Christ took the punishment for our sins

Published 2:13 am Saturday, April 20, 2019

Chuck Colson, former Counsel to President Richard Nixon who served time at Maxwell Federal Prison in Montgomery as a result of Watergate, founded a ministry called Prison Fellowship after his release in 1976.

Prison Fellowship is now “the world’s largest outreach to prisoners, ex-prisoners, and their families,” according to ministry’s media link, and it’s “based on the premise that at the heart of every criminal act is a destructive moral decision.”  Prison Fellowship has programs in some 1400 correctional facilities, reaching some 200,000 prisoners in the U.S.  They have partnerships with 8,000 churches in the United States and approximately 7,400 volunteers participate throughout the United States.

Colson spent every Easter Sunday after his release holding a chapel service in a prison.  I met Chuck Colson several years ago while participating in a distance-learning program teaching the Christian worldview.  The last time I saw him, he was in Montgomery to speak with a group of local ministers and other people before going to speak to the inmates at Maxwell Federal Prison on April 23, 2011.  Colson died a year later.

Prison Fellowship programs reach prisoners, ex-prisoners, and families of prisoners in all 50 states and in more than 125 countries worldwide.  Colson tells about visiting Humaita Prison in Brazil in 1993.  The government there had permitted Prison Fellowship to take operation of Humaita, formerly known for deplorable conditions.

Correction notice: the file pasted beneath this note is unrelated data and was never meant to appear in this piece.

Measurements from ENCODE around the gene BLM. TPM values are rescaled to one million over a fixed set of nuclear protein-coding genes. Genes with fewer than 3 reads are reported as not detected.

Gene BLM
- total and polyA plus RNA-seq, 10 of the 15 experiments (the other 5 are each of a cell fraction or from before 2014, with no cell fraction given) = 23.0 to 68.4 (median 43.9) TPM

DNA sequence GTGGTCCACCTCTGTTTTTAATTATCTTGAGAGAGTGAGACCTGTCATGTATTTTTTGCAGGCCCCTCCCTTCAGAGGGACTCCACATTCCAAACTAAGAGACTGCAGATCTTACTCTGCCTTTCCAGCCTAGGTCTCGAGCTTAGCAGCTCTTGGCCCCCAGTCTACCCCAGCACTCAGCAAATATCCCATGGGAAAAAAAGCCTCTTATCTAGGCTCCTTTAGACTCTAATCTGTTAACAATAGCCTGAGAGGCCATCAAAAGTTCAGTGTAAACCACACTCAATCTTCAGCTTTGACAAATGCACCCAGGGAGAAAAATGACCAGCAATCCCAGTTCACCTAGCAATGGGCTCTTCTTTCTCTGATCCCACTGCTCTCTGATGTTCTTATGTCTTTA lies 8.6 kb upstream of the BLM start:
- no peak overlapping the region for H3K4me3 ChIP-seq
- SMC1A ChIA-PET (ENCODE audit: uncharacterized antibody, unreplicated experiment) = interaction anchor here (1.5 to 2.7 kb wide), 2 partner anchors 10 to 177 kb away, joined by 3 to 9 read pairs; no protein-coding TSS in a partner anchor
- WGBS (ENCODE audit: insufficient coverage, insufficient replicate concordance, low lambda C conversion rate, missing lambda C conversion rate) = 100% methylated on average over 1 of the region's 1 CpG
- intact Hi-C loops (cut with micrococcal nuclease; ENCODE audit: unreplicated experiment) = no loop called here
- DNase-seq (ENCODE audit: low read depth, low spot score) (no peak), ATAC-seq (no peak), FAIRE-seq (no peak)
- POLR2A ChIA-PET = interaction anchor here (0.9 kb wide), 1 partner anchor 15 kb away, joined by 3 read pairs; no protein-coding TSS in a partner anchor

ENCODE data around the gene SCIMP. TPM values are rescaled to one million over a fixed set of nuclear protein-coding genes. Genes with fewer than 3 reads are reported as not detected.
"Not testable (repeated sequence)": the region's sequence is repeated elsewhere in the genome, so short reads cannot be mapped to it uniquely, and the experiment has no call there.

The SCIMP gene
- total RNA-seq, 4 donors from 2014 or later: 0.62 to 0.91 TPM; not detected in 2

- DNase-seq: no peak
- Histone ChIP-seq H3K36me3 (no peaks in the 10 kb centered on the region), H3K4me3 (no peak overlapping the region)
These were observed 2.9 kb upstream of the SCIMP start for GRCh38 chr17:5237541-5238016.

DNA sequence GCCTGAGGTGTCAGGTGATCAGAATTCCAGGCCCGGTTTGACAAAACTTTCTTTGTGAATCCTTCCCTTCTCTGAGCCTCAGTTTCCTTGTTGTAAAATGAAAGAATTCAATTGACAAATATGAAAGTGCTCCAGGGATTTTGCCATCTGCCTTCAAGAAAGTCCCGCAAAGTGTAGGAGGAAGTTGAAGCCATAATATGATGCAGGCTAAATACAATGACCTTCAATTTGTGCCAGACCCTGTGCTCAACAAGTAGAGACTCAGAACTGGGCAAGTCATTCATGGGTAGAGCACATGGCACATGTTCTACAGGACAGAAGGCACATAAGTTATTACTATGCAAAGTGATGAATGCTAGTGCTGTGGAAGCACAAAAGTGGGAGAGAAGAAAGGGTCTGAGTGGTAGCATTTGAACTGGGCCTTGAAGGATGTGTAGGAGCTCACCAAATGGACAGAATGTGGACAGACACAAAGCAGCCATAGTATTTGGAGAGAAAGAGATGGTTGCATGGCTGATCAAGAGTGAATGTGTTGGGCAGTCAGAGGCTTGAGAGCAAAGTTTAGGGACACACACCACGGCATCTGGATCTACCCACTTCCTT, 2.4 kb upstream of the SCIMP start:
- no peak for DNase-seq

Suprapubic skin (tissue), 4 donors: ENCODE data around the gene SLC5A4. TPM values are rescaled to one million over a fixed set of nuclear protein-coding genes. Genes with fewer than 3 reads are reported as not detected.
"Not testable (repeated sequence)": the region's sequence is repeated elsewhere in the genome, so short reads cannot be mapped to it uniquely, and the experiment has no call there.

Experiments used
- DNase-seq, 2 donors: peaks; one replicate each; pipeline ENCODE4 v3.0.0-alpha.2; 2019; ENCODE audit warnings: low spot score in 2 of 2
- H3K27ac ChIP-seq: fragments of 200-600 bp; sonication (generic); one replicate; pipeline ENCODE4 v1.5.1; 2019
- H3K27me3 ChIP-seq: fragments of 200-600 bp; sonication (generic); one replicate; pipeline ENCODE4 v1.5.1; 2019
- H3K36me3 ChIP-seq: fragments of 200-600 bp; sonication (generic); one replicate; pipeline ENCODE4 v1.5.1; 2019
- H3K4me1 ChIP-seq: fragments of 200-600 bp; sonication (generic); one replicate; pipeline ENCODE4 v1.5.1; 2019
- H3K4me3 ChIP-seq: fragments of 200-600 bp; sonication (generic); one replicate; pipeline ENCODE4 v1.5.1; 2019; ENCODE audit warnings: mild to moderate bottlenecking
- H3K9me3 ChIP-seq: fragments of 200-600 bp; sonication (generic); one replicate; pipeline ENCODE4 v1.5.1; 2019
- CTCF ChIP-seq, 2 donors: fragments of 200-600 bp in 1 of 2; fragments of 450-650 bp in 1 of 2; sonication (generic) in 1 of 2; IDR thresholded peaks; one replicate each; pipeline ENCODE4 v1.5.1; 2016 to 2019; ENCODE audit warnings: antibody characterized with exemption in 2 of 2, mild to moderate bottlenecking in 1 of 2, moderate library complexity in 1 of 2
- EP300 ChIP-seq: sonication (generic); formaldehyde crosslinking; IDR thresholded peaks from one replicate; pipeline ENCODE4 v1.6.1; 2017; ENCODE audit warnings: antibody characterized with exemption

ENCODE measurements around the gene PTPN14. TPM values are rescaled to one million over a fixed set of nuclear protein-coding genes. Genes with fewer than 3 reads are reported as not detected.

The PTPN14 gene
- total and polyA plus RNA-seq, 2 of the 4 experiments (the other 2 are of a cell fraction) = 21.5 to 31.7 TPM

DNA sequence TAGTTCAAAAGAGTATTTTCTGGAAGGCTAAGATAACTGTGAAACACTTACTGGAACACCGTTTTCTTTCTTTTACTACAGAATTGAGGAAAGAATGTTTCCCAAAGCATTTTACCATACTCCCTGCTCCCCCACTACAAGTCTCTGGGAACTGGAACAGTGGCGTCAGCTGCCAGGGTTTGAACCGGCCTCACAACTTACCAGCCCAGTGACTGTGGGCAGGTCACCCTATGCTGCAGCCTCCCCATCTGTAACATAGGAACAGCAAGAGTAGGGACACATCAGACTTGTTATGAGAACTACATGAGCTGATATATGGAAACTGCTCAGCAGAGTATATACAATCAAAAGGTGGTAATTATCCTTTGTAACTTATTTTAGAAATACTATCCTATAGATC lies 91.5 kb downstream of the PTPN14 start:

“When I visited Humaita, I found the inmates smiling – particularly the murderer who held the keys, opened the gates, and let me in.  Wherever I walked I saw men at peace. I saw clean living areas, people working industriously. The walls were decorated with biblical sayings from Psalms and Proverbs.  Humaita has an astonishing record.  Its inmates’ rate for recidivism (repeated crimes on release) is 4 percent, compared to 75 percent in the rest of Brazil and the United States.  How is all this possible?

“I saw the answer when my guide escorted me to the notorious punishment cell once used for torture.  Today, he told me, that cell houses only a single inmate.  As we reached the end of a long concrete corridor and he put the key into the lock, he paused and asked, ‘Are you sure you want to go in?’

“’Of course,’ I replied impatiently. ‘I’ve been in isolation cells all over the world.’  Slowly he swung open the massive door, and I saw the prisoner in that punishment cell: a crucifix, beautifully carved by the Humaita inmates – the prisoner Jesus, hanging on the cross. ‘He’s doing time for all the rest of us’ my guide said softly.”

Simone Weil states, “Christ did not die as a martyr.  He died – infinitely more humble – a common criminal.”  Romans 5:8 reads, “But God demonstrates His own love toward us, in that while we were still sinners, Christ died for us.”  G. Campbell Morgan once said, “Nobody who has truly seen the cross of Christ can ever again speak of hopeless cases.”

Christ took the punishment for our sins, so that, no matter who you are or what you’ve done, you can be forgiven.

Jan White is an national award-winning religion columnist. She can be reached at